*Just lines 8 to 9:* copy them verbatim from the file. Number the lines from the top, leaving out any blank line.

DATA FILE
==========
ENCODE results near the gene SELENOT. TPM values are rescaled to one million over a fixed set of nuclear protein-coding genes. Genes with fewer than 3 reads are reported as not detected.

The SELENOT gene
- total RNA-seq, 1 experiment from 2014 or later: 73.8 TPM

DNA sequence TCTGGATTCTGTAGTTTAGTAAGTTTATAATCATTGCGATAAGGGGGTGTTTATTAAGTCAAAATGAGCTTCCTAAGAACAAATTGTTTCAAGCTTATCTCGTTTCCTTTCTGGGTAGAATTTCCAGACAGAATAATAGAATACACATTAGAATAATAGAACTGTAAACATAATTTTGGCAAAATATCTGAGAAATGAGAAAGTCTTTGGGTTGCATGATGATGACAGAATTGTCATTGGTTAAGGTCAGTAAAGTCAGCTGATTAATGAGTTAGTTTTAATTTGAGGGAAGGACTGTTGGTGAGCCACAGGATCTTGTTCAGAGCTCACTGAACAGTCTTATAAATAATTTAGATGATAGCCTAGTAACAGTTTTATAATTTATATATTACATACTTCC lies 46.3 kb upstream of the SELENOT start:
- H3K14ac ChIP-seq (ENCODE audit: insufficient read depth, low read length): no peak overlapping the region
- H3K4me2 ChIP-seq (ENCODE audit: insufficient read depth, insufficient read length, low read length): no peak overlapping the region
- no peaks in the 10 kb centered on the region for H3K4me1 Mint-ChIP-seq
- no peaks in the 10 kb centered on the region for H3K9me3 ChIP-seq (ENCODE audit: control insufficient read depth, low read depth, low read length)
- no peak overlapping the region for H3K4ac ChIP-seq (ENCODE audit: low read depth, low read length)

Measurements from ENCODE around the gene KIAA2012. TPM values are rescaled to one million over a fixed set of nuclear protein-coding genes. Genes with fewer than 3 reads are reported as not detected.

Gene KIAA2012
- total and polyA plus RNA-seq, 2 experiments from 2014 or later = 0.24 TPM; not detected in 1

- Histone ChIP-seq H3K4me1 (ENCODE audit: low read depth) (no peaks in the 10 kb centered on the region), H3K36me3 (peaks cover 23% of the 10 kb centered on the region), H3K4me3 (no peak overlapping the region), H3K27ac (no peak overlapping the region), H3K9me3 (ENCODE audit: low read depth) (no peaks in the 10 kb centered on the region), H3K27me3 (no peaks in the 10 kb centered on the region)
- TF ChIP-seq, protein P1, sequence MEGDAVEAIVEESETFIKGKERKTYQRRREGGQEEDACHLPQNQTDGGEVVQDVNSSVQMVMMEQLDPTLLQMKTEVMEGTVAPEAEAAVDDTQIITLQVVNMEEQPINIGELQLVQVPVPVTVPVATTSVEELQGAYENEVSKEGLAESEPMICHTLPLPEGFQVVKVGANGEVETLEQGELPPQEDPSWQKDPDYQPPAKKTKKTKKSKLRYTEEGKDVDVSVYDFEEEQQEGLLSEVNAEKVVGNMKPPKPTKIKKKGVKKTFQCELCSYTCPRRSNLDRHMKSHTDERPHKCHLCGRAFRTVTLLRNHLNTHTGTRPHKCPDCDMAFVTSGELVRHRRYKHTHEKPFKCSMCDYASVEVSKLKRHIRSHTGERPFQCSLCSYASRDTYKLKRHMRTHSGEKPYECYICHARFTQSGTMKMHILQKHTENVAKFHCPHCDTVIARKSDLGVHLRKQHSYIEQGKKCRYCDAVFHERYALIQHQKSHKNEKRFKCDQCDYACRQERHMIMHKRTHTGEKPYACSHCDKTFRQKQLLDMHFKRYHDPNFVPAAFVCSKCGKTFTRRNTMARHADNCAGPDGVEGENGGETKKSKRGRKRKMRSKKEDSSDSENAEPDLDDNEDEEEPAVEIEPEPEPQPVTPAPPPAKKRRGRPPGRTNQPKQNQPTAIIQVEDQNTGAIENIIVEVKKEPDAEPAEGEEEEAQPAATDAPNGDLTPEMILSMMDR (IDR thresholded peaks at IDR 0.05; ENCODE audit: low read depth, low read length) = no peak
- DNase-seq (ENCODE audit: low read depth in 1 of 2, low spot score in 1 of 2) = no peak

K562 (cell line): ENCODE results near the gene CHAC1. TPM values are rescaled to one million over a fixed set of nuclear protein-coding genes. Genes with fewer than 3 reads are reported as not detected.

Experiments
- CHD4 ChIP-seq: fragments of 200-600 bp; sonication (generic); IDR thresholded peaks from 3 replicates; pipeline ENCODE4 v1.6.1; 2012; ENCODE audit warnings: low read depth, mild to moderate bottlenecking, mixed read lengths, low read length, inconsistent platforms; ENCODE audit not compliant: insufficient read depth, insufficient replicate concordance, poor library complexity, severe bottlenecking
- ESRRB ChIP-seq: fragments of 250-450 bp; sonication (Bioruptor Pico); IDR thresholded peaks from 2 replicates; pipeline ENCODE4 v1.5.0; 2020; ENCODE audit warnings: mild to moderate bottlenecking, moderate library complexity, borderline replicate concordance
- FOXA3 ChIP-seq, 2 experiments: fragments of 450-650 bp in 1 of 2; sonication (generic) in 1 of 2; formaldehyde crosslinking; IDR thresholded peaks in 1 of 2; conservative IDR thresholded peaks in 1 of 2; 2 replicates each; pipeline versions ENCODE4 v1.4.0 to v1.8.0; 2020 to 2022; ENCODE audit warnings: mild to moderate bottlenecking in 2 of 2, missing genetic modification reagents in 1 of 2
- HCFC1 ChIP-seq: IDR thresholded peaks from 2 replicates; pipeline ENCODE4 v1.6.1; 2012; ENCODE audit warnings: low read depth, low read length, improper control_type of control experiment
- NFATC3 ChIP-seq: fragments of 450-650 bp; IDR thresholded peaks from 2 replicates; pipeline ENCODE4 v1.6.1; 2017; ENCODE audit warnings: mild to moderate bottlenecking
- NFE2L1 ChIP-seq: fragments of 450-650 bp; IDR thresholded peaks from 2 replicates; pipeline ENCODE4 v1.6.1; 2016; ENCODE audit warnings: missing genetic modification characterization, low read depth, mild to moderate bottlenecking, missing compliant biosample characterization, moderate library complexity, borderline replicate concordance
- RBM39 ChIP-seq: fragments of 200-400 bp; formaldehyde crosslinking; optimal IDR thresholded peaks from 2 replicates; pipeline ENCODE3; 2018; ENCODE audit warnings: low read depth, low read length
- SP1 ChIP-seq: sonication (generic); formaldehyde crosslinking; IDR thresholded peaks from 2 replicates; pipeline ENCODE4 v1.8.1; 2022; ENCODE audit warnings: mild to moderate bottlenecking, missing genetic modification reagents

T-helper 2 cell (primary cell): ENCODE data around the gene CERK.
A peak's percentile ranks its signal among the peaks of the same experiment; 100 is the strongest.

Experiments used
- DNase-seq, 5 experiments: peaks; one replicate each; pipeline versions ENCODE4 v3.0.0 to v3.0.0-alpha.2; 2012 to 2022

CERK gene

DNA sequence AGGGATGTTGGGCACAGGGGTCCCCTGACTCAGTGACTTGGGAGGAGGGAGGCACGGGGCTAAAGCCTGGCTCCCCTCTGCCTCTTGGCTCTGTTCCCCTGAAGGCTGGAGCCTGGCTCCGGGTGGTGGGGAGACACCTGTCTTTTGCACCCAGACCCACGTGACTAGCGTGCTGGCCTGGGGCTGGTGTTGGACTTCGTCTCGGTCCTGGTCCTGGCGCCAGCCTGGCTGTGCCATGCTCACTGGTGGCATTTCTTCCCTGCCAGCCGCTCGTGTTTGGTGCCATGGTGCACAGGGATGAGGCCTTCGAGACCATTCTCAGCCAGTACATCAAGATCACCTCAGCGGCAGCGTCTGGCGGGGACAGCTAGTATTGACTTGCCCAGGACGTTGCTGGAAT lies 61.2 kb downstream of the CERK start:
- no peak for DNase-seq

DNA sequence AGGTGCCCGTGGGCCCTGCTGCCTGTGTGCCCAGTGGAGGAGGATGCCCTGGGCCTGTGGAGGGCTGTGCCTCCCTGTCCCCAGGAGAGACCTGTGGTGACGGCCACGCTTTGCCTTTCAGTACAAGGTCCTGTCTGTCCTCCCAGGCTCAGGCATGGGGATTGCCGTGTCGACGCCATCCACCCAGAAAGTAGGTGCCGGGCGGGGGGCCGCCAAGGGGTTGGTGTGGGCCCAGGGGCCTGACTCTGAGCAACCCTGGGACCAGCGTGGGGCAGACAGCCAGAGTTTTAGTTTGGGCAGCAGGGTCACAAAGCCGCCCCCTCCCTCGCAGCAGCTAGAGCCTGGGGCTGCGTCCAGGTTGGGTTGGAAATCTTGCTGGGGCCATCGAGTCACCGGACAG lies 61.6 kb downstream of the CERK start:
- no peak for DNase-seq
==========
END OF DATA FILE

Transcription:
- no peaks in the 10 kb centered on the region for H3K9me3 ChIP-seq (ENCODE audit: control insufficient read depth, low read depth, low read length)
- no peak overlapping the region for H3K4ac ChIP-seq (ENCODE audit: low read depth, low read length)